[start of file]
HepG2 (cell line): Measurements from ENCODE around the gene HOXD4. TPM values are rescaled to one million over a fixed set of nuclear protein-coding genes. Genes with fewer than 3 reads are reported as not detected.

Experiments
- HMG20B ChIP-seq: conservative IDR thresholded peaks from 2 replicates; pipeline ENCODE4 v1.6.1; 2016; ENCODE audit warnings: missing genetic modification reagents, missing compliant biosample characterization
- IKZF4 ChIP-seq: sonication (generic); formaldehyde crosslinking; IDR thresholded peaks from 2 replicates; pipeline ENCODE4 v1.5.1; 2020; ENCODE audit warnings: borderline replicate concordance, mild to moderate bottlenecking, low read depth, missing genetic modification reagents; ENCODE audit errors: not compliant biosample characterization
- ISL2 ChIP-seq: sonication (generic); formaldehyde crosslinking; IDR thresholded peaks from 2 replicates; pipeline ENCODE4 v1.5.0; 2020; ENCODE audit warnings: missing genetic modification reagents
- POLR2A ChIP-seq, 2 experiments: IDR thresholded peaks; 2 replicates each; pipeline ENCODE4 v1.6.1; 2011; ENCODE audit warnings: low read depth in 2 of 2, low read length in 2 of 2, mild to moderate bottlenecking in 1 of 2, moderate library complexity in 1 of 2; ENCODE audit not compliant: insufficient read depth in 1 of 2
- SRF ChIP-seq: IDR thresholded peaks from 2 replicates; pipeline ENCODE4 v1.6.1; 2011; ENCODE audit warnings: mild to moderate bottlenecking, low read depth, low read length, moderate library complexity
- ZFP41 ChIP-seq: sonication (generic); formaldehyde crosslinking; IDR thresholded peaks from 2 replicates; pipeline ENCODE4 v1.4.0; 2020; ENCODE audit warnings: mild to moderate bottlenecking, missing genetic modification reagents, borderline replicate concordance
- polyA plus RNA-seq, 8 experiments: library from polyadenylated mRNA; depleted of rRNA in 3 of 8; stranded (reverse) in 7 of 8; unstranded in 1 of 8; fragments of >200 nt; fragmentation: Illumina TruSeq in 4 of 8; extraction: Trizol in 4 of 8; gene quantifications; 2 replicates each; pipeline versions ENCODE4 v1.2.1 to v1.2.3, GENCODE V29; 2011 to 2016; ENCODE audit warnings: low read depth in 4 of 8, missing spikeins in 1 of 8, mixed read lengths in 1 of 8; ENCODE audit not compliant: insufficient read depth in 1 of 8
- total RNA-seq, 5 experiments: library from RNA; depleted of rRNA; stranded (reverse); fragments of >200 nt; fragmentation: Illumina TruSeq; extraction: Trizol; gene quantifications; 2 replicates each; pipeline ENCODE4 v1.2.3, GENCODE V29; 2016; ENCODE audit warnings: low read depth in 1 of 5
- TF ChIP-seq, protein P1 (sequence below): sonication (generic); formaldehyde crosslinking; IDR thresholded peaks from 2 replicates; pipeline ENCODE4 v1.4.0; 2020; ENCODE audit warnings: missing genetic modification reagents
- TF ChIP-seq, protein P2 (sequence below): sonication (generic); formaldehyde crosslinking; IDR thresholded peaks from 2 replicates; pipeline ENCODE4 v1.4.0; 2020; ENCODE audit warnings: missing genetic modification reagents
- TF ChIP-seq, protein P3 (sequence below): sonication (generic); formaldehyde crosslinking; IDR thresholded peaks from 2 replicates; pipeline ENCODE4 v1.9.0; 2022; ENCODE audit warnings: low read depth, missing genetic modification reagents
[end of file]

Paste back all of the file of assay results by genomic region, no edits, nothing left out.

HepG2 (cell line): Measurements from ENCODE around the gene HOXD4. TPM values are rescaled to one million over a fixed set of nuclear protein-coding genes. Genes with fewer than 3 reads are reported as not detected.

Experiments
- HMG20B ChIP-seq: conservative IDR thresholded peaks from 2 replicates; pipeline ENCODE4 v1.6.1; 2016; ENCODE audit warnings: missing genetic modification reagents, missing compliant biosample characterization
- IKZF4 ChIP-seq: sonication (generic); formaldehyde crosslinking; IDR thresholded peaks from 2 replicates; pipeline ENCODE4 v1.5.1; 2020; ENCODE audit warnings: borderline replicate concordance, mild to moderate bottlenecking, low read depth, missing genetic modification reagents; ENCODE audit errors: not compliant biosample characterization
- ISL2 ChIP-seq: sonication (generic); formaldehyde crosslinking; IDR thresholded peaks from 2 replicates; pipeline ENCODE4 v1.5.0; 2020; ENCODE audit warnings: missing genetic modification reagents
- POLR2A ChIP-seq, 2 experiments: IDR thresholded peaks; 2 replicates each; pipeline ENCODE4 v1.6.1; 2011; ENCODE audit warnings: low read depth in 2 of 2, low read length in 2 of 2, mild to moderate bottlenecking in 1 of 2, moderate library complexity in 1 of 2; ENCODE audit not compliant: insufficient read depth in 1 of 2
- SRF ChIP-seq: IDR thresholded peaks from 2 replicates; pipeline ENCODE4 v1.6.1; 2011; ENCODE audit warnings: mild to moderate bottlenecking, low read depth, low read length, moderate library complexity
- ZFP41 ChIP-seq: sonication (generic); formaldehyde crosslinking; IDR thresholded peaks from 2 replicates; pipeline ENCODE4 v1.4.0; 2020; ENCODE audit warnings: mild to moderate bottlenecking, missing genetic modification reagents, borderline replicate concordance
- polyA plus RNA-seq, 8 experiments: library from polyadenylated mRNA; depleted of rRNA in 3 of 8; stranded (reverse) in 7 of 8; unstranded in 1 of 8; fragments of >200 nt; fragmentation: Illumina TruSeq in 4 of 8; extraction: Trizol in 4 of 8; gene quantifications; 2 replicates each; pipeline versions ENCODE4 v1.2.1 to v1.2.3, GENCODE V29; 2011 to 2016; ENCODE audit warnings: low read depth in 4 of 8, missing spikeins in 1 of 8, mixed read lengths in 1 of 8; ENCODE audit not compliant: insufficient read depth in 1 of 8
- total RNA-seq, 5 experiments: library from RNA; depleted of rRNA; stranded (reverse); fragments of >200 nt; fragmentation: Illumina TruSeq; extraction: Trizol; gene quantifications; 2 replicates each; pipeline ENCODE4 v1.2.3, GENCODE V29; 2016; ENCODE audit warnings: low read depth in 1 of 5
- TF ChIP-seq, protein P1 (sequence below): sonication (generic); formaldehyde crosslinking; IDR thresholded peaks from 2 replicates; pipeline ENCODE4 v1.4.0; 2020; ENCODE audit warnings: missing genetic modification reagents
- TF ChIP-seq, protein P2 (sequence below): sonication (generic); formaldehyde crosslinking; IDR thresholded peaks from 2 replicates; pipeline ENCODE4 v1.4.0; 2020; ENCODE audit warnings: missing genetic modification reagents
- TF ChIP-seq, protein P3 (sequence below): sonication (generic); formaldehyde crosslinking; IDR thresholded peaks from 2 replicates; pipeline ENCODE4 v1.9.0; 2022; ENCODE audit warnings: low read depth, missing genetic modification reagents